Legislations affecting Microfinance Institutions in India

1 min read
Legislations affecting Microfinance Institutions in India

April 9, 2010

Legislation Affecting Institutions Engaged in Micro-Finance (Directly or indirectly)

The Legal formats of MFIs that are provided by Indian law can be classified by the profit motive:

Not-For-Profit Entities are trusts, societies and section 25 companies.

For-Profit enterprises are Non-Banking Financial Companies (NBFCs).

The following legislations regulate the functioning of MFI’s in India

Legislations affecting Microfinance Institutions in India

(i) Reserve Bank of India Act, 1934 – rbiindia.org

The Reserve Bank of India Act 1934 establishes the central bank (Banking Regulatory Authority of India). It is of interest to the question of the regulation of micro-finance in that under a 1977 Amendment it contains provisions for the establishment and operations of non-bank finance companies (Chapter 3-B, Sections 45-I). The non-banking institutions can be a company, a corporation, or a cooperative society. A non-bank financial company (NBFC) is a non-banking institution company and takes deposits. NBFCs are registered under this Act (Second Schedule).

(ii) Banking Regulation Act 1949 – http://www.legalindia.in/banking-regulation-act-1949

The Banking Regulation Act 1949 covers “banking companies”. It does not apply to primary agriculture credit societies, cooperative land mortgage banks and any other cooperative society. It is not directly relevant to micro-finance, other than the fact that it coves local area banks and commercial banks, which are involved in linkage operations. The Banking Regulation Act provides the basis for the licensing of local area banks and mutual benefit societies.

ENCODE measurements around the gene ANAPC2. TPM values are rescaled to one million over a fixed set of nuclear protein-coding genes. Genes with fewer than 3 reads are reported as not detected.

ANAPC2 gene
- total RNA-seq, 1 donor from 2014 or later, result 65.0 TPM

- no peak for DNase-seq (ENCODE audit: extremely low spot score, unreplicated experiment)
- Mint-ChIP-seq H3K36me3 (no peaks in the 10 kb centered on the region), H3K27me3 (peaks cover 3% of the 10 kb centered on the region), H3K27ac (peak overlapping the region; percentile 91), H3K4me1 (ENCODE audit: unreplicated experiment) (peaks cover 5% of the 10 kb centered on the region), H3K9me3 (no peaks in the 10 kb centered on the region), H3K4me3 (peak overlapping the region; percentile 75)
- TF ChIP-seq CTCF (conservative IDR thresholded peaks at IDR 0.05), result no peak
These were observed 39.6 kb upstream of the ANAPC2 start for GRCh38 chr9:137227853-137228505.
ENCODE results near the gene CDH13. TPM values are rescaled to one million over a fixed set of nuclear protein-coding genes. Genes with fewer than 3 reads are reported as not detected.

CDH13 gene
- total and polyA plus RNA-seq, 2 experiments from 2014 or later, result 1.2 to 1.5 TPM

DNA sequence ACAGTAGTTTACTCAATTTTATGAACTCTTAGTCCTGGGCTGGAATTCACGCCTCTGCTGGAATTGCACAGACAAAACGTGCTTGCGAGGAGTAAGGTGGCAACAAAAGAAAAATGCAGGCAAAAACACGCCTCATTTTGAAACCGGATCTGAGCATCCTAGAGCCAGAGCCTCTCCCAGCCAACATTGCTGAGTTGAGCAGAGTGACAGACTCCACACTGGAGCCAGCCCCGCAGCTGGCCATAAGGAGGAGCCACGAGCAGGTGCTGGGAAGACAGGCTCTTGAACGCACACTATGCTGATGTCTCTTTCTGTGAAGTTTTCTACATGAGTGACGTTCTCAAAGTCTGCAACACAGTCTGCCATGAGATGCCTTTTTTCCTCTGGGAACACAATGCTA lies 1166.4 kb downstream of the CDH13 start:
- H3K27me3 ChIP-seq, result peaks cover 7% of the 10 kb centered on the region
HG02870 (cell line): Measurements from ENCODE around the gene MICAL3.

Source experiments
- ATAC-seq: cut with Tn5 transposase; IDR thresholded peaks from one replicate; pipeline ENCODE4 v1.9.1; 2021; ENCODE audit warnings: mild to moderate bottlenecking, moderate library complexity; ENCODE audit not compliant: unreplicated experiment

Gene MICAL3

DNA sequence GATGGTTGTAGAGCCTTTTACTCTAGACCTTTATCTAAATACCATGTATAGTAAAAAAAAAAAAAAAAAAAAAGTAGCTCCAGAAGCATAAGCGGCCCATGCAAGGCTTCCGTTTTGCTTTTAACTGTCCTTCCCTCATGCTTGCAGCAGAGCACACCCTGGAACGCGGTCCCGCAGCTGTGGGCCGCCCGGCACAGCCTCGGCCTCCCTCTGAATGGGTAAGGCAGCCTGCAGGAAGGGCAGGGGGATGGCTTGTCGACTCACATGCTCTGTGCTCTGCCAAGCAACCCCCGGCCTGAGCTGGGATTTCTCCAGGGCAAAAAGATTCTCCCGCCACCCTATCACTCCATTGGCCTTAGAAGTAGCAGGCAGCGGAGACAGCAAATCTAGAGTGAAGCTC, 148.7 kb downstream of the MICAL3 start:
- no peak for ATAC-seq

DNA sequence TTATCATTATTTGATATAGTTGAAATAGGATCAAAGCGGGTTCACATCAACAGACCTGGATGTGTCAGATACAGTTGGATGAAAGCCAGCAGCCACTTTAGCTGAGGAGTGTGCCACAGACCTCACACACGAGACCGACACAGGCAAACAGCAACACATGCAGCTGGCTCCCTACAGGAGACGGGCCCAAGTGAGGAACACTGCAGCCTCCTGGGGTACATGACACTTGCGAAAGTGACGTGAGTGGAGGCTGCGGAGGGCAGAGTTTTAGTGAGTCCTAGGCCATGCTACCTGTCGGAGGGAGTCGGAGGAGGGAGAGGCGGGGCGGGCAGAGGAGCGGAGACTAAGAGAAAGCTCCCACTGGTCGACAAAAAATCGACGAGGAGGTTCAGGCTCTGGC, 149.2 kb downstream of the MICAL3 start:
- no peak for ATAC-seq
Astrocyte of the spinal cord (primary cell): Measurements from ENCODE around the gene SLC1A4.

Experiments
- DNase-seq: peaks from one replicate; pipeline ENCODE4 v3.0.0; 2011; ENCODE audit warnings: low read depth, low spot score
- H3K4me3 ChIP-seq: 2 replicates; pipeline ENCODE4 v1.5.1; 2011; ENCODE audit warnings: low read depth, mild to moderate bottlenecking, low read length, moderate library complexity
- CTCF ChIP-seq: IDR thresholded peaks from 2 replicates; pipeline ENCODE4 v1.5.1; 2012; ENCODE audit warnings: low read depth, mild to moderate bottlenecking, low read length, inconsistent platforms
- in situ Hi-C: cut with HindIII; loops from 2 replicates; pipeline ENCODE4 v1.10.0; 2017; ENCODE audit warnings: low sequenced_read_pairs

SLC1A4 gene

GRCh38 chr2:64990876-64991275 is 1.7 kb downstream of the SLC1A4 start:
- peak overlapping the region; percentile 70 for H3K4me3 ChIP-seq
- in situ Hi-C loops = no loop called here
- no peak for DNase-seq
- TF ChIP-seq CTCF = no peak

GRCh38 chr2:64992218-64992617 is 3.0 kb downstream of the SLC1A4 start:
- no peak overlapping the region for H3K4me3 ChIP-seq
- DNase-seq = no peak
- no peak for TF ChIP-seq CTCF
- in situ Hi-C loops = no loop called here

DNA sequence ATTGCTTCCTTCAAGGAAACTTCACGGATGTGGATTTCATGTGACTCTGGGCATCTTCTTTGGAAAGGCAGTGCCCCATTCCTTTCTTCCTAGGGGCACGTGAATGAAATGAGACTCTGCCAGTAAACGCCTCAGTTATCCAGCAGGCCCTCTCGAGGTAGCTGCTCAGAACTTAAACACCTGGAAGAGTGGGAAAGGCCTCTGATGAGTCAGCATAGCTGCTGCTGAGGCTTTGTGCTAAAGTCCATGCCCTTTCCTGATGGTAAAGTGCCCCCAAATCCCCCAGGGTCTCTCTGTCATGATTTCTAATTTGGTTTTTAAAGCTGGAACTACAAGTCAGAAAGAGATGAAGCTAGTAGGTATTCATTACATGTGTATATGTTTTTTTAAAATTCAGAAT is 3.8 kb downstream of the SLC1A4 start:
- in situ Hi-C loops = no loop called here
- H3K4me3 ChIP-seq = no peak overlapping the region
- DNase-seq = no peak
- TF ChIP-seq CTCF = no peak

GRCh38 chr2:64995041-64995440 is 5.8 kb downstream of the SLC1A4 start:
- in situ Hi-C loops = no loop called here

(iii) Companies Act 1956 – http://www.mca.gov.in/Ministry/acts_bills.html

The companies Act 1952 provides the basis for the incorporation of Local Area Banks, Non-Bank Finance Companies, non-for-profit “Section 25 Companies” and Nidhis under Section 620.

Certain revisions have been proposed in the Companies Act which would allow cooperatives in the form of companies and could offer micro-finance services

Co-operative Societies Act of 1904; Mutually Aided Co-operative Societies Act in 1995 (Andhra Pradesh) Societies Registration Act of 1860 and the Indian Trusts Act -1882.

The term “cooperative” covers a range of institutions, both formal (state-owned cooperatives banks) and semi-formal (cooperative societies), which are regulated and/or unregulated.

Enterprises registered under the Societies registration or Indian Trusts Acts are semi-formal institutions engaged in micro-finance. The Acts do not provide a basis for any of regulation so far. There is a tax problem in that societies and trusts cannot engage in for-profit activities, including financial services.

Co-operative Societies Act of 1904 covers cooperative, SEWA Bank is registered as a co-operative society, under this act but is regulated by the RBI from which it obtained a banking license.

With the post-liberalization era, a market-oriented approach to rural finance advocated a new form of co-operative societies act. Andhra Pradesh enacted the Mutually Aided Co-operative Societies Act in 1995, allowing the formation of cooperatives largely immune from government intervention. Three other States subsequently enacted similar legislation (Bihar, Madhya Pradesh and Jammu & Kashmir). The Multi-State Co-operatives Societies Bill Act 2002 is operative currently and it replaces the MCS Act, 1984.

Sushma Singh

Sushma is a full-time blogger and financial expert. Join Sushma and 10,000 monthly readers here to learn how to save and invest your money wisely.

Follow Us